Do we have a creative intelligence?

“Rather than rely on our raw natural thinking processes, we can utilize disciplined and controlled thinking styles and tools that channel our thinking processes for enhancing creative thought”. Murray Hunter discusses creativity as an undervalued skill that anyone can cultivate, one that crosses disciplines.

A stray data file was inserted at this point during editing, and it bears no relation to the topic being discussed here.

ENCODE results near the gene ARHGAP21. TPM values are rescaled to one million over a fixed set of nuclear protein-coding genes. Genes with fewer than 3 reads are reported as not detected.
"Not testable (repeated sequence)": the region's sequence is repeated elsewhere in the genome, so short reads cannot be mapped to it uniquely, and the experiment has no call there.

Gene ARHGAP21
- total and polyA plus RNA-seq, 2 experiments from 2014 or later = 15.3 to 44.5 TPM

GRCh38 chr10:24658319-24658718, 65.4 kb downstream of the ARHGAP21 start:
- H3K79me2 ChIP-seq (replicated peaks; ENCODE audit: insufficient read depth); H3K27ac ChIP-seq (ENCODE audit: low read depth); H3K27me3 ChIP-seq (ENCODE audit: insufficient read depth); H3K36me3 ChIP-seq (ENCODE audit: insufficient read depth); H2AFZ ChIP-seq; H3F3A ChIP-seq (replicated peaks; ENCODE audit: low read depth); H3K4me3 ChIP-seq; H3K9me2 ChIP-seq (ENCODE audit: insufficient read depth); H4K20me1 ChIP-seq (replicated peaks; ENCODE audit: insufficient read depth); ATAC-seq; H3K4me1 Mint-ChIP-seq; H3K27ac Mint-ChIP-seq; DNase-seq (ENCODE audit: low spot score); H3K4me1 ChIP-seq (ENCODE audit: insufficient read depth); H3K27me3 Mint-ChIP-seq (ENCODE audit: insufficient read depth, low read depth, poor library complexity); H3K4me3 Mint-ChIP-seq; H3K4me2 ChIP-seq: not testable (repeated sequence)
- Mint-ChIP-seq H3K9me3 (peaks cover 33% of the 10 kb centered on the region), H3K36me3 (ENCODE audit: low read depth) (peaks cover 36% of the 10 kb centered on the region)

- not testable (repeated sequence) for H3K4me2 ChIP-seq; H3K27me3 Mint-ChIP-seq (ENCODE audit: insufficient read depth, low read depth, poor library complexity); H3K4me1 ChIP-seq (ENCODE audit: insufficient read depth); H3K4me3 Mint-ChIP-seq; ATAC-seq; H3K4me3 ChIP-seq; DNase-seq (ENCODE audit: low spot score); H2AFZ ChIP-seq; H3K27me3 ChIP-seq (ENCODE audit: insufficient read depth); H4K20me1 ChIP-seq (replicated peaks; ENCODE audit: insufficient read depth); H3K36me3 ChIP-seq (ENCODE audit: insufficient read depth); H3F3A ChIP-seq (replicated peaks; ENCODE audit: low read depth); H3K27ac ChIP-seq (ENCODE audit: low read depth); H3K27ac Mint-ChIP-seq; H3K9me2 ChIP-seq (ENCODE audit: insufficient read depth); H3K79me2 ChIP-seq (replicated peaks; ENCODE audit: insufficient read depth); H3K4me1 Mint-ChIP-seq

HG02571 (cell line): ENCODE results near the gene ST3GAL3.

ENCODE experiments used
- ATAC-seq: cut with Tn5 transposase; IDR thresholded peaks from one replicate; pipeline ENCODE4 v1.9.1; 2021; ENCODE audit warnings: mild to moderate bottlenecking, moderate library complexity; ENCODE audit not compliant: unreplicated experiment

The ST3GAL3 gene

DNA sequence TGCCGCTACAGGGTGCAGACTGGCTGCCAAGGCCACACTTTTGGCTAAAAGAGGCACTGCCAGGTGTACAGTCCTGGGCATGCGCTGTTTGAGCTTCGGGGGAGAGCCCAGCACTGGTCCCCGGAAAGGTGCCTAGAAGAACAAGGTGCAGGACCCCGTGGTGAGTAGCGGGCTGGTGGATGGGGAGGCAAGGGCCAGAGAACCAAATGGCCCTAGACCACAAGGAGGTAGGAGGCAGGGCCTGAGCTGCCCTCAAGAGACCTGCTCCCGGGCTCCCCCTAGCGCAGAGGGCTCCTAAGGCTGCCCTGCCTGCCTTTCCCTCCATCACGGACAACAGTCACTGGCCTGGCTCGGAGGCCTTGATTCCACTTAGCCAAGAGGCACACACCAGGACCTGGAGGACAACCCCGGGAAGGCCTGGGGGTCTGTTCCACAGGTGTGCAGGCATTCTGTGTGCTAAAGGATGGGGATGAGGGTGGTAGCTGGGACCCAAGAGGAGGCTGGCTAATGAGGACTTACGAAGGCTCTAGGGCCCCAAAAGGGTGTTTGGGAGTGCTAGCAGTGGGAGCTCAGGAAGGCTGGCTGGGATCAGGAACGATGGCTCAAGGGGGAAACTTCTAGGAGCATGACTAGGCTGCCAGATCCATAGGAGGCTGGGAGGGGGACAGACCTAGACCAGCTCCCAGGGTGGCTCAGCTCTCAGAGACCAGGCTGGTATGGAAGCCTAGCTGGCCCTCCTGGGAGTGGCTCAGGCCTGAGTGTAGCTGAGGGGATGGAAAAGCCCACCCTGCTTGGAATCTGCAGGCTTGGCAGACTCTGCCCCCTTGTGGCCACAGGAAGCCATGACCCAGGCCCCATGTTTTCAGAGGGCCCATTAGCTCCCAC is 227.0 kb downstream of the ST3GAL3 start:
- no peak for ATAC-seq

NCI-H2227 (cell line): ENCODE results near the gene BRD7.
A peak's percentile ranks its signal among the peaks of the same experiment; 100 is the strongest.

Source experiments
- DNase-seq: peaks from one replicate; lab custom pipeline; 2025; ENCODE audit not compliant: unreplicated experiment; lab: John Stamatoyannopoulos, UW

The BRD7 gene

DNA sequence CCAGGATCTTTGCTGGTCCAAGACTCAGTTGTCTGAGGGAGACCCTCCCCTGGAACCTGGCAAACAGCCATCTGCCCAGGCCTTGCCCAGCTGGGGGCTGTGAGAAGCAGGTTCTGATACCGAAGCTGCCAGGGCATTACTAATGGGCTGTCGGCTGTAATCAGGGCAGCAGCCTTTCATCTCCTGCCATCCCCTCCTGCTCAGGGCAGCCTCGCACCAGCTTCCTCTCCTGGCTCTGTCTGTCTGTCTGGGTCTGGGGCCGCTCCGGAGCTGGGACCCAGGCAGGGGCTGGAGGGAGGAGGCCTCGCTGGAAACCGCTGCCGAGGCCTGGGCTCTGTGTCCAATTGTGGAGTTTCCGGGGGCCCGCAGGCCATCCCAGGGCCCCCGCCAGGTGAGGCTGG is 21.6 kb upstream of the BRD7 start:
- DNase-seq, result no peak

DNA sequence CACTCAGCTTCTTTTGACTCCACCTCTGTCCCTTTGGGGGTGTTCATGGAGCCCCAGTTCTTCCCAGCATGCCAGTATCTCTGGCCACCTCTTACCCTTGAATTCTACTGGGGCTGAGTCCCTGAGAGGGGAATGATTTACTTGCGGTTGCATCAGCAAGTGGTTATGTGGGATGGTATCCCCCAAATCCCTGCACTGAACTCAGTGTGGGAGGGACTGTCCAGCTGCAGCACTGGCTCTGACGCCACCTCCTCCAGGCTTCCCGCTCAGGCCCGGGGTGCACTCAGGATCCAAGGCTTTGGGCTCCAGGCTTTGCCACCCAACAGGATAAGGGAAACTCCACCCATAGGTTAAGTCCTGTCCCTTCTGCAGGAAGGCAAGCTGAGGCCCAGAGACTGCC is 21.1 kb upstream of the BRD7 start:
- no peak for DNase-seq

There is no conclusive agreement about what the concept of intelligence really is. Some concepts of intelligence focused upon achievement, i.e., how much a person really knows relative to others in an age group, or aptitude orientated, i.e., the person’s ability to learn[i]. Traditionally intelligence has been considered as a general trait “g” where people would differ in the level they possess. However as separate abilities (e.g. verbal, memory, perceptual, and arithmetic) were recognized as intelligence, the concept of intelligence widened[ii]. Howard Gardner took an interest in Norman Geschwind’s research concerning what happens to normal or gifted individuals after the misfortune of a stroke or some other form of brain damage. Gardner was amazed at how a patient, counter to logic would lose the ability to read words, but could still read numbers, name objects, and write normally [iii]. This suggested that different aspects of intelligence originate from different parts of the brain. Gardner synthesized his knowledge of the study of brain damage with his study of cognitive development and believed that peoples’ endeavors were not based upon any single type of intelligence, but rather a mix of different intelligences. Intelligence needs to be applied in various ways for survival in different environments and thus the abilities of a banker, medical doctor, and Eskimo looking for fish are situational specific, all requiring high levels of competence. Western society heavily values verbal, mathematical, and spatial competencies while other competencies may be more important in other cultures. Intellectual competence must therefore entail the possession of a set of skills that can enable someone to solve problems, resolve difficulties they may find in day to day living, have the potential to find problems, and have the ability to acquire new knowledge from their personal experiences[iv]. Every form of intelligence can be seen as a specific paradigm having its own symbols and logic that will define, enable evaluation, and solve problems. Gardner hypothesized the multiple intelligence theory in recognition that broad mental abilities are needed in society and that every person has a unique blend of different intelligences[v]. Gardner initially listed seven types of intelligence, body-kinesthetic, verbal-linguistic, logical-mathematical, visual-spatial, musical, interpersonal, and intrapersonal intelligence. Gardner also affirmed that our separate types of intelligences may not just be limited to the seven above and that others may also exist. Brilliance and achievement most often depend upon the individual finding the right vocation in life that suits their intelligence mix.


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